On Sunday, October 16, 2022 Fred and Bettie Lee Gaskins will be presented the Middlesex County Museum & Historical Society Annual Preservation Award to recognize their 56 years of writing for, serving as treasurer and publishing the Southside Sentinel.
In 2022 the Southside Sentinel is celebrating its 127th year of reporting on life in and around Middlesex County, and Fred and Bettie Lee Gaskins are marking their 56th year as its owners and publishers.
The Gaskinses agree that in many ways it seems like yesterday when they bought the paper from attorneys John and William T. Bareford in 1966, and settled in. They were newlyweds, married only for about six months.
“We weren’t kids but I feel like we did a lot of growing up in those early days,” said Fred. “We made a lot of lifelong friends while falling in love with Middlesex County, and of course our new hometown, Urbanna.”
Both are graduates of the University of Richmond where Fred minored in journalism and Bettie Lee was editor of the college newspaper. Bettie Lee had experience working with her father, Emory Currell, editor and publisher of the Rappahannock Record in Kilmarnock for 66 years. Fred’s family was in the seafood business and lived in Irvington.
With the help of some existing Sentinel staff in 1966, Fred worked full time at the paper, writing stories, taking photos, selling advertising and trying to learn how to produce a paper with hot lead. The office was where the Something Different retail/takeout side is now.
Bettie Lee did bookkeeping and proofreading as needed while also teaching third grade in Middlesex.
Within a year they had to give up on the old hot metal type printing technology they inherited and switch to a central printing plant using a new “offset” process.
“We had a notion that we would buy our own modern press later, but it was never feasible to make the investment in equipment and trained personnel to operate it only one or two days each week,” Fred said.
The Sentinel was never again printed in Middlesex County. Today the Sentinel, and the Rappahannock Record, are printed in Alexandria on the same press that prints the Washington Post.
The major printing change was the first of many, many production changes and upgrades over the years. Now all the pre-press work is done on computers.
After the death of Bettie Lee’s father in 1993, the Gaskinses also assumed management of the Rappahannock Record, owned by Bettie Lee and her sister, Clara Christopher, of Williamsburg. Fred became president and publisher of the Record and Tom Hardin became editor of the Sentinel. Bettie Lee serves as treasurer for both papers.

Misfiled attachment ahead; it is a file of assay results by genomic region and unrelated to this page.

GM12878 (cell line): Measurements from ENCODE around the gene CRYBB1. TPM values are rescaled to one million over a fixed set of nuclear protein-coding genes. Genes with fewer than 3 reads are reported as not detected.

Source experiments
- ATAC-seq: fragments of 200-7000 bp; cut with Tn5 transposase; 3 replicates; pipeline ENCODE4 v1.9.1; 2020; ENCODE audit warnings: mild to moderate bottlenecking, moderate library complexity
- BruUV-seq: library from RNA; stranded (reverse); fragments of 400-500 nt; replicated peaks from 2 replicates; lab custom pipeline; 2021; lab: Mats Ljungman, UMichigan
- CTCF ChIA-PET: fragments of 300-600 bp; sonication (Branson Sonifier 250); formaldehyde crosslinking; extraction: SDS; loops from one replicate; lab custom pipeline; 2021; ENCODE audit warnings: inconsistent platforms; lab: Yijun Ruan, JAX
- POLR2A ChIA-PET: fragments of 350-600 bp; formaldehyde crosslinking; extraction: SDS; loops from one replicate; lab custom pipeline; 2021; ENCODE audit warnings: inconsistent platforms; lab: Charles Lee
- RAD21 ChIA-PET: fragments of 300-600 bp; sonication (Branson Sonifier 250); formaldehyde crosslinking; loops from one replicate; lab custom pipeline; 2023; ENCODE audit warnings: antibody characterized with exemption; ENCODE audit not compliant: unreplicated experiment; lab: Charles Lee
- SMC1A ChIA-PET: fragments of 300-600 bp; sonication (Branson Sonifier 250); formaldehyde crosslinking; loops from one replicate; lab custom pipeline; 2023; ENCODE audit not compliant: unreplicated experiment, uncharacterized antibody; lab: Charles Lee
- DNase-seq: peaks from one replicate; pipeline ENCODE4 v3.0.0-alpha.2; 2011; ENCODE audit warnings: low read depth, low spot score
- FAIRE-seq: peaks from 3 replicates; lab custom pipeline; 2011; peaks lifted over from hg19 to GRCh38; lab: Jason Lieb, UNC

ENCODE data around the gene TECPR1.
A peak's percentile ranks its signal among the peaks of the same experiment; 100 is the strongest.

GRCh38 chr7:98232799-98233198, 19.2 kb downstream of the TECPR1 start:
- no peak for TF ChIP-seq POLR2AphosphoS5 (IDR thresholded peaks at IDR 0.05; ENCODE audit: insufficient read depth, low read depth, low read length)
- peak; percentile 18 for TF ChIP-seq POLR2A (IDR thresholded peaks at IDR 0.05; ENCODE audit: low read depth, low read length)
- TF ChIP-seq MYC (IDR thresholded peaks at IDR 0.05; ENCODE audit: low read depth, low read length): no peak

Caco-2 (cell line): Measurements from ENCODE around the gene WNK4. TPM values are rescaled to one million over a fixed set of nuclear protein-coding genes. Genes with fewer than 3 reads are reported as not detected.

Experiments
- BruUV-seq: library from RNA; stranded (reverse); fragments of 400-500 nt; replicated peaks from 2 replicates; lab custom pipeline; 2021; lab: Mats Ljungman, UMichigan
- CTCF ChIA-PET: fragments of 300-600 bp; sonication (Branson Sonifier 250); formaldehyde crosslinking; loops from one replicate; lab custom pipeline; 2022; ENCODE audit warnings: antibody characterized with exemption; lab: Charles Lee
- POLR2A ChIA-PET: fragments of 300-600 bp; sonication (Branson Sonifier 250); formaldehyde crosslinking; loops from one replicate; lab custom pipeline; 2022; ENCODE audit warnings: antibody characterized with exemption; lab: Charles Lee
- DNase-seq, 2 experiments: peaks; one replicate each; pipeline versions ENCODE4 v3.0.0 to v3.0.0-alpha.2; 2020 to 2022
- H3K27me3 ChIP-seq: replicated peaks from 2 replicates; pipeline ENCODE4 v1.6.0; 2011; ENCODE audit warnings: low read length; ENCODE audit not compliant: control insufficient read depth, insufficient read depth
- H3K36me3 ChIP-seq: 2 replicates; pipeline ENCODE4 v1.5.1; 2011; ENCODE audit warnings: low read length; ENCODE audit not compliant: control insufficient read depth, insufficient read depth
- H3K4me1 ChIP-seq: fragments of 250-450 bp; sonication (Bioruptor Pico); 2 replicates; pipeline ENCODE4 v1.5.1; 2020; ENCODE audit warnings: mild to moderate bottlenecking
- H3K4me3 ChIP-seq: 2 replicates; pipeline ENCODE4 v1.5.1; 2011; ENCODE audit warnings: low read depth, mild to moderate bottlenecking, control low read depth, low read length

In the ensuing years, and to Bettie Lee’s and Fred’s delight, their three children, Susan, Kate and Joseph, became involved with the papers. Susan and Kate now manage the Record and Joseph is the production manager and graphic designer at the Sentinel. Urbanna native Robert Mason Jr. has become the Record’s editor.
Bettie Lee and Fred are supposed to be semi-retired, but still put in some long hours most weeks.
On Main Street in Kilmarnock the Record still operates in the building where it was founded 105 years ago, but during the Gaskinses’ tenure the Sentinel has outgrown a couple of locations on Virginia Street in Urbanna. When the staff began to expand in the early 1970s a larger building was needed. They bought the former Mercer Funeral Home building at the corner of Virginia and Prince George Streets in 1972 and remodeled it. The former funeral home was the Sentinel’s home for the next 32 years.
Then, faced with replacing the entire roof and other major repairs, Fred and Bettie Lee decided to build a new office in the Sentinel parking lot. When it was complete in 2004, the old funeral home was demolished and that space is the current parking area.
Fred and Bettie Lee are quick to point out that although spacious buildings and new technology are nice to have, it’s been a dedicated staff that has enabled the Southside Sentinel and Rappahannock Record to produce their “weekly history books” for so many years.
“Beginning in 1966 with the struggles the Sentinel had with hot lead, learning an entirely new way to compose the paper, hiring our first advertising sales person, our first reporter, and all the talented employees who have since come our way, I am simply amazed at how we have been blessed with the right people at the right time throughout our 56 years,” said Fred. “It’s almost as if some master playwright set up the plan, sent out a casting call when a need existed, and in they came. In my mind’s eye I see and remember so many of them, and the talents they brought and in some cases continue to contribute. We are thankful to all of them, and of course to the community for supporting its hometown newspaper.”
(The 1986 centennial article mentioned that former publisher Julian Brown holds the record for the most number of years at the Sentinel, 59, so we are getting close to matching that!)